Jonathan Majors’s new bodybuilder drama sparks walkouts at Sundance Film Festival

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Jonathan Majors’s new film Magazine Dreams has sparked a walkout from jurors at the Sundance Film Festival after proper captioning was not provided.

The anticipated new film, which stars Majors as an amateur bodybuilder called Killian Maddox, has already been gaining critical buzz.

However, during the premiere on Friday (January 20), jurors Jeremy O. Harris, Eliza Hittman and Marlee Matlin made the collective decision after a failure to provide adequate captioning for deaf and hearing impaired audience members, according to Variety.

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The screening provided a captioning device for Matlin, who is deaf, though it reportedly didn’t work, leading to the walkout, while the jury has repeatedly expressed concerns during the festival over the use of open captioning.

Marlee Matlin at the 2023 Sundance Film Festival. CREDIT: Getty / Unique Nicole

The festival does have an application for credentials which asks attendees if they needed access to captioning, and has provided ASL interpreters for on-stage opening remarks and Q&A sessions.

However, Variety reports that a number of filmmakers have refused requests over captions on screen, claiming costs and the time needed to make another print, while it is being reported that some buyers have suggested that captions on screen could hurt a film’s asking prices for distribution.

It is being reported that for the Magazine Dreams screening, filmmakers refused to provide captions and instead gave Matlin alternative technology, which didn’t work. The premiere was delayed by 45 minutes, though while sources suggested it was due to a technical issue, it is unclear whether it was specifically related to captioning. The device is reported to have been repaired hours later.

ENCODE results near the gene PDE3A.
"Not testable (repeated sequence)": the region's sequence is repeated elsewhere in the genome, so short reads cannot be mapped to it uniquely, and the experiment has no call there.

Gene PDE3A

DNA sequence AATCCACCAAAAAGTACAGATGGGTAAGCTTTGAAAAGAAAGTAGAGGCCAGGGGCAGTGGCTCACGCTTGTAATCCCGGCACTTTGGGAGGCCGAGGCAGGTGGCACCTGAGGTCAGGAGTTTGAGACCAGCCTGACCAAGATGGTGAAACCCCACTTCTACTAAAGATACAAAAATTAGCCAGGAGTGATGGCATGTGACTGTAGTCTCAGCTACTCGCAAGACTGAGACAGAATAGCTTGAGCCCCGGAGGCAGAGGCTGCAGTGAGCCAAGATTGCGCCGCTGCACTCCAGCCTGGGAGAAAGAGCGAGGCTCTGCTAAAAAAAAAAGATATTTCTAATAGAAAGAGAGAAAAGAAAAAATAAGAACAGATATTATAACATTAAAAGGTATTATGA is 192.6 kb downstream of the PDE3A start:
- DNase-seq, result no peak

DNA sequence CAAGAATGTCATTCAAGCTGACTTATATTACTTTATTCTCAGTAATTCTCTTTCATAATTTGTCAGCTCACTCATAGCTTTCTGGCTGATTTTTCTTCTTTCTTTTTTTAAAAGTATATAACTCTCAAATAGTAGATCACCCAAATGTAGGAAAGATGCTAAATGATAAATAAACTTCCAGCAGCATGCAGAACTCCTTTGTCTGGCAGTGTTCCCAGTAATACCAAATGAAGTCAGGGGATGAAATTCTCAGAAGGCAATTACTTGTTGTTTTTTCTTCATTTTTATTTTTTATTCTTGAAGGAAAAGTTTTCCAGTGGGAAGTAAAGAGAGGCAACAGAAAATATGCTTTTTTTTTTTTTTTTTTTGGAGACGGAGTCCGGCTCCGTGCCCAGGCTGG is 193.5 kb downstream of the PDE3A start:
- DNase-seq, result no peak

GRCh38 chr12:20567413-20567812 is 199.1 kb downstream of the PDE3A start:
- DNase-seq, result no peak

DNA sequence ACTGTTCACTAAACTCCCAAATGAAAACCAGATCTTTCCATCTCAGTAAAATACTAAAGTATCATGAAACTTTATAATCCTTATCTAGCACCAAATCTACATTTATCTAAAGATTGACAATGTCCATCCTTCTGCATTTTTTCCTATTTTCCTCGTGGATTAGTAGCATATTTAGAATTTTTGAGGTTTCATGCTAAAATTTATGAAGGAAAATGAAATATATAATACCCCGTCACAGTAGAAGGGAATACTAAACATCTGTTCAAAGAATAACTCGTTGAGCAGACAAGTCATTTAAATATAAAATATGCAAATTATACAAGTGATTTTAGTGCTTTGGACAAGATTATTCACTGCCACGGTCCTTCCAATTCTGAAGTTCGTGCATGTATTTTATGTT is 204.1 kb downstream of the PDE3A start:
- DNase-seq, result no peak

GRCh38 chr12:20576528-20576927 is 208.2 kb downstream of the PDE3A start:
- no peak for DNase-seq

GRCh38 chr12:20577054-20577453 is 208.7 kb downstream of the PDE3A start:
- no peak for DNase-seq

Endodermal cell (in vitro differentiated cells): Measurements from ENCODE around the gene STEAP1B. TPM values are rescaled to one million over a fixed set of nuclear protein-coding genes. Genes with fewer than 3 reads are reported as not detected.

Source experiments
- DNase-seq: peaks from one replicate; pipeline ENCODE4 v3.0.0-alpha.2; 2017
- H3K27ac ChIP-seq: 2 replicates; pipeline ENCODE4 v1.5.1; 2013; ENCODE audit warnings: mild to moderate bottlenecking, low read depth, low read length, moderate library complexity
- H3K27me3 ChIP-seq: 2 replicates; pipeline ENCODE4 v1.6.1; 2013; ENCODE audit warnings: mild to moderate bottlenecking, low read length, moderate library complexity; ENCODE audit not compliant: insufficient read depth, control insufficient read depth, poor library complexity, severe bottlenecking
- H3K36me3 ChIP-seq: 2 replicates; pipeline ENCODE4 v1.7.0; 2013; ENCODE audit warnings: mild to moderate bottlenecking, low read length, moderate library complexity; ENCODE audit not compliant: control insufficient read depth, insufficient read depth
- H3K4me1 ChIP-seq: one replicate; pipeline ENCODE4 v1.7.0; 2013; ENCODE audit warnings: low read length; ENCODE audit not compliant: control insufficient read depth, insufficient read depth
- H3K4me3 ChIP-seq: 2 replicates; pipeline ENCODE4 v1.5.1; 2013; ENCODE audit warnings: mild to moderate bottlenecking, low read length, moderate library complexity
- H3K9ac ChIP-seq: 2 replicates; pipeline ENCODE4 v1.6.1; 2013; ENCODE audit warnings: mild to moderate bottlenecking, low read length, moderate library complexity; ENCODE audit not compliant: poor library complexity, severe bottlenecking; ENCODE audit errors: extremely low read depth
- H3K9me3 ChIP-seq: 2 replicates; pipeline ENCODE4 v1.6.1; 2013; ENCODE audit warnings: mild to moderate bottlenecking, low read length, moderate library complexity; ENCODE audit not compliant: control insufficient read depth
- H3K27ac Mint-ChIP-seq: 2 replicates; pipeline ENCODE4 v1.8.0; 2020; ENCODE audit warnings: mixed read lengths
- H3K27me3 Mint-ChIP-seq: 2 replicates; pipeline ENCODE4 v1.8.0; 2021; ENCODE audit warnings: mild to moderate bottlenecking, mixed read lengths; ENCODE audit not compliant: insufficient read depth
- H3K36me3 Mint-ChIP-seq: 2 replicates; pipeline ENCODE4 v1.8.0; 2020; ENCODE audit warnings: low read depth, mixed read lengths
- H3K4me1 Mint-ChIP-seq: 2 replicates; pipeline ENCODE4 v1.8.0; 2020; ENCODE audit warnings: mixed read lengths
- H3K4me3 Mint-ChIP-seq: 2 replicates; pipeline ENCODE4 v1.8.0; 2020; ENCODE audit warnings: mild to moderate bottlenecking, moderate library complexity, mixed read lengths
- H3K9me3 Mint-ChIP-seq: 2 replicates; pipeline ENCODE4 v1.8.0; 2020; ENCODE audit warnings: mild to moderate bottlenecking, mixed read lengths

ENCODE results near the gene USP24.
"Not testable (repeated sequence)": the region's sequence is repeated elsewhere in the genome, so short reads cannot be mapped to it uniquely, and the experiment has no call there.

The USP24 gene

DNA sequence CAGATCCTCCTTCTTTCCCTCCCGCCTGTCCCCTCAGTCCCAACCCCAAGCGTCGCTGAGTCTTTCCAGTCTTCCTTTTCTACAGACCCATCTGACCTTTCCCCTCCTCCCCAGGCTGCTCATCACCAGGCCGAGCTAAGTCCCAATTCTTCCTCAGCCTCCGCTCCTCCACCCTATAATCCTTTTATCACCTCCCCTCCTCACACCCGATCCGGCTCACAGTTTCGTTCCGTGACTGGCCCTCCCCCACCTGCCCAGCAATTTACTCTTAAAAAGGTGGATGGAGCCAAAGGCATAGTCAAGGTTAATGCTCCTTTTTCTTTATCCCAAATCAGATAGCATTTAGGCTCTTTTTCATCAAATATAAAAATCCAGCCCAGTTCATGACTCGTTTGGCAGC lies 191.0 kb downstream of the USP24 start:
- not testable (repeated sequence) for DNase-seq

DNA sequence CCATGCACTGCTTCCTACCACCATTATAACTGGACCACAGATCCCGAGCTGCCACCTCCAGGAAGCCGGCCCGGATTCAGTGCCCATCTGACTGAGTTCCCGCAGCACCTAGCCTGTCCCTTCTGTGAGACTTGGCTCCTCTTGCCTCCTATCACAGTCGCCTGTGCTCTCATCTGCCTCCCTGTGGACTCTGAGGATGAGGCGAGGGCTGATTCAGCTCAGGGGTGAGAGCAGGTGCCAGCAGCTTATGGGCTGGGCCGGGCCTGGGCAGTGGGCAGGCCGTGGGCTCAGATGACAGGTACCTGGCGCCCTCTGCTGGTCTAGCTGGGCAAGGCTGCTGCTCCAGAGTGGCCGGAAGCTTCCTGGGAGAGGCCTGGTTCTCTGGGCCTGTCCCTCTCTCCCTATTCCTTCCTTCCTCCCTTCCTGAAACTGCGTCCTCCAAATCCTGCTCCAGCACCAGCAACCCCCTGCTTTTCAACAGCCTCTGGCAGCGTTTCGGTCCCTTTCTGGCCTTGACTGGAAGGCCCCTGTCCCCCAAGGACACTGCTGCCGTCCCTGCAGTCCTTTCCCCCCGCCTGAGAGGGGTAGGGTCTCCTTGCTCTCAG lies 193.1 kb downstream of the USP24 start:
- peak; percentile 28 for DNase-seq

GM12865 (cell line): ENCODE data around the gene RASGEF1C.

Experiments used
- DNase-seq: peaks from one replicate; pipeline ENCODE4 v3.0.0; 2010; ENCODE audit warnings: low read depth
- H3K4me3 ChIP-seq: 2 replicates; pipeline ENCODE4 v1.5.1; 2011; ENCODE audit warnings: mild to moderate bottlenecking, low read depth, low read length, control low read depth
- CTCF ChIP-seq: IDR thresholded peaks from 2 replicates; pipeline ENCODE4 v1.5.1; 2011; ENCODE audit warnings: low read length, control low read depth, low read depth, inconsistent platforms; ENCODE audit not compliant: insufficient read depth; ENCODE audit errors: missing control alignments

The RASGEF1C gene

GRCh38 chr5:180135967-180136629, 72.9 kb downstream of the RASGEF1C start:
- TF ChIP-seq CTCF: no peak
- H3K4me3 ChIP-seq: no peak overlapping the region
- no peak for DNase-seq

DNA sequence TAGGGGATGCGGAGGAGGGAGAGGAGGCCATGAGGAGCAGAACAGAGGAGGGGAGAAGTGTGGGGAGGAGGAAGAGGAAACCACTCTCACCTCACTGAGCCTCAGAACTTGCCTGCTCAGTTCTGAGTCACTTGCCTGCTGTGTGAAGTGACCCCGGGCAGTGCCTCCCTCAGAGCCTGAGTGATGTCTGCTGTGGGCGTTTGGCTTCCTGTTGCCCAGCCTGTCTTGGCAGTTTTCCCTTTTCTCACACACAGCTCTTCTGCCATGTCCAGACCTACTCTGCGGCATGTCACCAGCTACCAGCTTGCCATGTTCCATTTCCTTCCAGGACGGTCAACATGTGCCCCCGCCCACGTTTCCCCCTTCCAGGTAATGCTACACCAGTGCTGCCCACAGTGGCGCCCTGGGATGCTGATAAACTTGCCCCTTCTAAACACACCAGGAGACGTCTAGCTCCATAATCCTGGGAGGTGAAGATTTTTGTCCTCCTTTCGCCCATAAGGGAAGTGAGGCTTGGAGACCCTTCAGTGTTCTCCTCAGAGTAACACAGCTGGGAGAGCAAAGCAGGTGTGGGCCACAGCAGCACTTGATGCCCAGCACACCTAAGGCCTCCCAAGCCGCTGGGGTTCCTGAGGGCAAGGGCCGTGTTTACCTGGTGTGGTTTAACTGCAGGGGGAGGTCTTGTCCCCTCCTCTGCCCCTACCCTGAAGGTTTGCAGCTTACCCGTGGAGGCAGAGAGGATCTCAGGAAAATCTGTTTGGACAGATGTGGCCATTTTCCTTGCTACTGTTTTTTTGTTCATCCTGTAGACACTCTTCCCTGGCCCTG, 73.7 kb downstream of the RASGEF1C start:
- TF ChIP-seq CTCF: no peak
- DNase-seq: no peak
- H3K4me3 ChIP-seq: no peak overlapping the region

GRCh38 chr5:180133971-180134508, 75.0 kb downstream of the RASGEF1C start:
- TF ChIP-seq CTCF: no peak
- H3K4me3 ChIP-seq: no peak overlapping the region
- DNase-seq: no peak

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The Egyptian Theater at Sundance Film Festival. CREDIT: Matt Winkelmeyer/Getty Images
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In a letter to filmmakers, jurors pushed for the use of open caption DCP prints on screen, writing: “We have all travelled to Utah to celebrate independent film and those who devote their lives to making them.

“There’s a thrill to sit in a room with others who love films and cheer for them together and Sundance has been an important place for each of us to do that over our varied careers. The U.S. independent cinema movement began as a way to make film accessible to everyone, not just those with the most privileges among us.

“As a jury our ability to celebrate the work that all of you have put into making these films has been disrupted by the fact that they are not accessible to all three of us.”

Jonathan Majors
Jonathan Majors (Picture: Press)

Sundance CEO Joana Vicente said in a statement in response: “Our goal is to make all experiences (in person and online) as accessible as possible for all participants. Our accessibility efforts are, admittedly, always evolving and feedback helps drive it forward for the community as a whole.

“The screening device used to provide closed captions did not work at one of our Friday evening premieres. The jury left so that they could see it together at another time during the Festival. Our team immediately worked with the devices in that venue to test them again for the next screening and the device worked without any malfunction.

“Our team has done extraordinary work in this area but there is always more work to do. We all still need to do more as we learn and consider the community at large.”

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